The economic deficit faced by PIA is not because it doesn’t get enough passengers but part of the blame also lies within how the PIA utilizes its finances; the airline is cashing out very high salaries to its employees. It has become dysfunctional and even if the number of employees is reduced to half, it would still be more than enough for the institution to operate.

PIA is also one of those national organizations where nepotism has been at its peak signaling the once admired international airline to now be no more than an ‘old boy network’ and a global embarrassment.

Read more: Turkey to investigate PIA plane crash

This was pointed out in a recent sitting in the National Assembly when the Aviation Minister, Ghulam Sarwar made the air crash report public and announced that around 40 percent of PIA’s pilots have dubious licenses.

The scope of political interference within PIA is evident. Once PIA needed model-727 planes, at the last minute a shady deal was made with England, one that brought in airliners that were not needed. They later had to be sold. This is one of many mind-boggling stories of how an institution’s policy was influenced from the outside.

Then there was also a time when we imported a German CEO for PIA, named Bernd Hildenbrand. He made history, but rather in a negative manner. In 2017 debate began at floor of the house about an airplane that had gone missing. It was rather ironic to think that an airplane could vanish in thin air. It was later revealed that the airplane had been chartered to a British company that had taken it to Germany via Malta.

There in Germany the plane was grounded. However, the PIA administration was adamant about the fact that the plane could actually fly because according to them the plane was already grounded in Pakistan.

Read more: How can PIA be reformed to bring down losses?

If we look back on this incident, the mind gets flooded with questions – if the plane was not fit to fly then how did it take off? Who was actually responsible for allowing it to fly after being grounded? Who made money through this huge scam? The whole blame was ultimately placed on the German CEO and he subsequently ended up on the exit-control list under the charges of corruption.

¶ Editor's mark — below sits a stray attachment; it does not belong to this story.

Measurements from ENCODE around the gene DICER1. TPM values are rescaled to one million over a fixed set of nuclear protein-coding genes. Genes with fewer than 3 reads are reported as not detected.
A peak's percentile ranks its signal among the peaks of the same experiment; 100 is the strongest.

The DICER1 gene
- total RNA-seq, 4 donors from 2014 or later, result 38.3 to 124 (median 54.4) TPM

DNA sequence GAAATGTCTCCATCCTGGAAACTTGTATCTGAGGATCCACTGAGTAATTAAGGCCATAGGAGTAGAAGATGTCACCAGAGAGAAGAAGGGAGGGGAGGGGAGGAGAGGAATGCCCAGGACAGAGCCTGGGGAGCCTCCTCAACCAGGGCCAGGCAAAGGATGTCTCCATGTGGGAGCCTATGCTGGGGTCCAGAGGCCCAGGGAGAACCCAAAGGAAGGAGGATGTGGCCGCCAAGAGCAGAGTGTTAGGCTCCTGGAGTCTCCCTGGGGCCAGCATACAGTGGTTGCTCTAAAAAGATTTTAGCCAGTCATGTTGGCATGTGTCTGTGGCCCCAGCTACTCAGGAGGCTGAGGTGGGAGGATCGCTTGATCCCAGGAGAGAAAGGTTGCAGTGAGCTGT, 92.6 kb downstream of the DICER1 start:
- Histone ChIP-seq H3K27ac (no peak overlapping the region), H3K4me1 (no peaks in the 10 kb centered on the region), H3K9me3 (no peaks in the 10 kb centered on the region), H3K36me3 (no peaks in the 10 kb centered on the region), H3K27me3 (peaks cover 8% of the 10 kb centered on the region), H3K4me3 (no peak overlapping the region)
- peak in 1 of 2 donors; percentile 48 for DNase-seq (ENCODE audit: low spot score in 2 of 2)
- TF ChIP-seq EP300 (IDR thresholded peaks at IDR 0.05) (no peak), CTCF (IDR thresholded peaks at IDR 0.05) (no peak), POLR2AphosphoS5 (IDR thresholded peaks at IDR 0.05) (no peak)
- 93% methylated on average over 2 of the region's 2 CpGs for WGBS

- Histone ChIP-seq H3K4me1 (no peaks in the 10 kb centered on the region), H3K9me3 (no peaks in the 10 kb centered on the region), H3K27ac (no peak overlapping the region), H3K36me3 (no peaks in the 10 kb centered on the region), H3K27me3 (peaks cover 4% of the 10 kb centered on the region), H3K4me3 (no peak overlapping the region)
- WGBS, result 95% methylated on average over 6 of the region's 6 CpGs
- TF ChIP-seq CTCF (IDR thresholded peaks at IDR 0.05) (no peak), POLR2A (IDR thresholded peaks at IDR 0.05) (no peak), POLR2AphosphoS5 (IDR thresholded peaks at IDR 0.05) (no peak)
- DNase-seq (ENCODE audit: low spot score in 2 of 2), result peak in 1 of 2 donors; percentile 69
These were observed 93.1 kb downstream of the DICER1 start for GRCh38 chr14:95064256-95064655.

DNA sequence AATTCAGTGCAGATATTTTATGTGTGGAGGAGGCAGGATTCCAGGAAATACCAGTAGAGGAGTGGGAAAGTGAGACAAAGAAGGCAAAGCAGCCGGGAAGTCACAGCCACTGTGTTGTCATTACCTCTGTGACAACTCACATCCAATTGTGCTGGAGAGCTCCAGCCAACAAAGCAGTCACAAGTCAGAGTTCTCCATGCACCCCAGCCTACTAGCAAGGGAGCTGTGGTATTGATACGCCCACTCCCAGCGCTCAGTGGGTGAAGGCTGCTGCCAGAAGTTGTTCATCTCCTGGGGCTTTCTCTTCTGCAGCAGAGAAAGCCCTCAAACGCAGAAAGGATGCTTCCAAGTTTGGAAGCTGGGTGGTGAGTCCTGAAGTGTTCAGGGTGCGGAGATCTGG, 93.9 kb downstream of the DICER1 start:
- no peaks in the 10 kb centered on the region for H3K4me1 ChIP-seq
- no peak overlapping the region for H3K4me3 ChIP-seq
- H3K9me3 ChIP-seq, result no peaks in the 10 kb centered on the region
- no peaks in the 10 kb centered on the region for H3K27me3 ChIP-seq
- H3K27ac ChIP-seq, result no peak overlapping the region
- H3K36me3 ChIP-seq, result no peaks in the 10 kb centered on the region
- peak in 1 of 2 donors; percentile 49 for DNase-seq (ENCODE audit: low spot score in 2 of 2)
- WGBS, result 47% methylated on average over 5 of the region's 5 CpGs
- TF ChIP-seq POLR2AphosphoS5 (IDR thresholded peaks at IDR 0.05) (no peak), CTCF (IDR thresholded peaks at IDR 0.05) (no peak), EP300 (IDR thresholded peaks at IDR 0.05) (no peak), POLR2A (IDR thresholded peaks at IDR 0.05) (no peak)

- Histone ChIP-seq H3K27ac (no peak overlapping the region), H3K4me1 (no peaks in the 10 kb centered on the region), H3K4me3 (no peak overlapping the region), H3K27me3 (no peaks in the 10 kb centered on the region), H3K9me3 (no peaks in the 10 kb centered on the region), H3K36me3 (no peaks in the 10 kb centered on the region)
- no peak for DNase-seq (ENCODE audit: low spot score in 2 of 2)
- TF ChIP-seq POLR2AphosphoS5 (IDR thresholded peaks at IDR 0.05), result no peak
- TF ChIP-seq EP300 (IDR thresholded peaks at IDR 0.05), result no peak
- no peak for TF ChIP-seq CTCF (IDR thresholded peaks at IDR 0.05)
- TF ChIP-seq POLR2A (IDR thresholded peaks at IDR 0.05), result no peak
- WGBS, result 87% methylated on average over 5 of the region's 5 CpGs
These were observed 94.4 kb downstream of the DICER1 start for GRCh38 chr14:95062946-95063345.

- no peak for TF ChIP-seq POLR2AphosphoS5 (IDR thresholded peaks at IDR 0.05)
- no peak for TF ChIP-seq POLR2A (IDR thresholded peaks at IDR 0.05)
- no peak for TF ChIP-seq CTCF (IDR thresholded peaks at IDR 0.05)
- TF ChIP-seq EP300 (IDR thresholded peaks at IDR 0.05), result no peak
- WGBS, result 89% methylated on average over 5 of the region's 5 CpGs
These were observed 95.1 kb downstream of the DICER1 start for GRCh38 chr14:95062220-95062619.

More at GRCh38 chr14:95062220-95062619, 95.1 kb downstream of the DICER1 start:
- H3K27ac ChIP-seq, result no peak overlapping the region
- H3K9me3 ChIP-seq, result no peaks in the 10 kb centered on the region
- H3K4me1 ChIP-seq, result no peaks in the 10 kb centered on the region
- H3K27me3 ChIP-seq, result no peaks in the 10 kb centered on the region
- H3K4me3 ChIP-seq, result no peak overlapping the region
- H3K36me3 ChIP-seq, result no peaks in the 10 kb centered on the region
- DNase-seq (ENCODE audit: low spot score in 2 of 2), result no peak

History repeated itself and yet another accused placed on ECL escaped the country. According to the FIA, it was later found out that the plane was sold for 45,000 euros whereas its book value was $3.1 million.


PIA also has the distinction of having notoriously unhealthy pilots whose mental health was declared unfit by PIA. Yet upon the order of Sindh high court, the pilot had to be reinstated.

A storm of criticism ensued in the country when the Aviation Minister, Ghulam Sarwar, announced around 40 percent of the pilots had dubious licenses.

Read more: PIA plane recorder found; will aid in investigation: Aviation Minister

People argued that the government had tarnished the airline’s reputation by making such a statement on floor of the house but turned a blind eye to the fact that all of the pilots with suspicious or dubious licenses were grounded until further investigation. This isn’t the first time, but even in December 2018 and January 2019, pilots were grounded based on similar investigations.

The announcement about dubious licenses is just the tip of the iceberg.

Negligent staff involved in smuggling and carelessness

Those criticising the Minister Ghulam Sarwar for being morally correct here, here is a reminder from the past for them. These are a few headlines regarding PIA from the past.

  • PIA flight attendant caught smuggling gold from Lahore Airport
  • PIA Smuggling problem deepens as three crew members detained in the UK
  • PIA flight attendant held in Paris for heroin smuggling
  • Drunk PIA pilot jailed for nine months in the UK
  • PIA pilot sleeps during an international flight, leaving trainee to handle aircraft

(To access the articles for the above pointers, click on the word in the headline with the blue font)

These headlines explain how PIA’s crew has been operating at the behest of political-smuggling nexus at the expense of taxpayers.

If the statement of Mr. Ghulam Sarwar announcing about 40% of pilots having dubious licenses besmirched the airline’s reputation, then doesn’t the step of grounding them all restore the confidence of the world in PIA? Does this not mean that Pakistan will not put anyone’s life in danger? This is for you to decide.

The writer has also shared her thoughts in the following video:

The author is a TV presenter & producer with Hum News. She is an International Alumni Ambassador for Manchester Metropolitan University, UK, where she studied Multimedia Journalism. Earlier, she graduated with business and marketing at Air University, Islamabad. Shiffa could be followed on twitter @Shiffa_ZY and on Facebook @ShiffaYousafzai. The views expressed in this article are the author’s own and do not necessarily reflect Global Village Space’s editorial policy.